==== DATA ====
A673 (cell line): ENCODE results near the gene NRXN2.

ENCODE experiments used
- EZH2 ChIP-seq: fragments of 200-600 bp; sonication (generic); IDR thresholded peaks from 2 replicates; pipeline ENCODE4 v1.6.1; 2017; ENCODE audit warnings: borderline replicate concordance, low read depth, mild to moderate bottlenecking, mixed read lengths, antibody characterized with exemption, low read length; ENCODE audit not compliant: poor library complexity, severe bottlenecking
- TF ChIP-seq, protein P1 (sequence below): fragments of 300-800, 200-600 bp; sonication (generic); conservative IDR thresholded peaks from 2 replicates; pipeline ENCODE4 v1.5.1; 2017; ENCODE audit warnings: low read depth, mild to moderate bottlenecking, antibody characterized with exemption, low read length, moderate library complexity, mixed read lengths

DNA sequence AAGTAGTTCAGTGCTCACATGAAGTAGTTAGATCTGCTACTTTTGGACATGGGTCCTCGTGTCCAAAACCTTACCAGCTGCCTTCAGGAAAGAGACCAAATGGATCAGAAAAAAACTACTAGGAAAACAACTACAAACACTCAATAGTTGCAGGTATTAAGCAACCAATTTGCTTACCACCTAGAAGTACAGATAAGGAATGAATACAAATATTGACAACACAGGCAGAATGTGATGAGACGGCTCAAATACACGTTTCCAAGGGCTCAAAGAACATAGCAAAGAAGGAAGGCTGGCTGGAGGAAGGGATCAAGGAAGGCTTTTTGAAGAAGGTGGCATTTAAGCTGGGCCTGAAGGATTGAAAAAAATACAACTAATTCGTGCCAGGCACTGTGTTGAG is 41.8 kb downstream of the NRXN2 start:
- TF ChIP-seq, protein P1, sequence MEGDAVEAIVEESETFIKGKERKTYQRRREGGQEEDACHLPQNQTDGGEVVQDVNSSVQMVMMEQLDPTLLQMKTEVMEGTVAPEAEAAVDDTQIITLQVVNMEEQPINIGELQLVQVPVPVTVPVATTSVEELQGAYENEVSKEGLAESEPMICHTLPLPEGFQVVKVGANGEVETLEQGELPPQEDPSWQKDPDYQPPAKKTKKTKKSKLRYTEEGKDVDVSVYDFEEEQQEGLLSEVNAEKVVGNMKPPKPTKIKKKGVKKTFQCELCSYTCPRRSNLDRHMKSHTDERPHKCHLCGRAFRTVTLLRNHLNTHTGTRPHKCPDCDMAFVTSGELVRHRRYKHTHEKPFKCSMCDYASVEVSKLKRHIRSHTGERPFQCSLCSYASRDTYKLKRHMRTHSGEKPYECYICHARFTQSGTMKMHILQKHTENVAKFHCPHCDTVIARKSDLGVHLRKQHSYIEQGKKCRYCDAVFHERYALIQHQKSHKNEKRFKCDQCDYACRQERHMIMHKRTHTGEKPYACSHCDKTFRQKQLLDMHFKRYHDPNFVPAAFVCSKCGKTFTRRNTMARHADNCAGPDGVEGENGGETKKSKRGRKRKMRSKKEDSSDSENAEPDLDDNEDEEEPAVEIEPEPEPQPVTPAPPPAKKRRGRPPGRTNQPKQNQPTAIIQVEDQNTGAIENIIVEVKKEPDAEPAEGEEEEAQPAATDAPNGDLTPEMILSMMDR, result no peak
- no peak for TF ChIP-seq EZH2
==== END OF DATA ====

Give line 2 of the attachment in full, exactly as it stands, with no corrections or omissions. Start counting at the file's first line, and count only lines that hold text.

ENCODE experiments used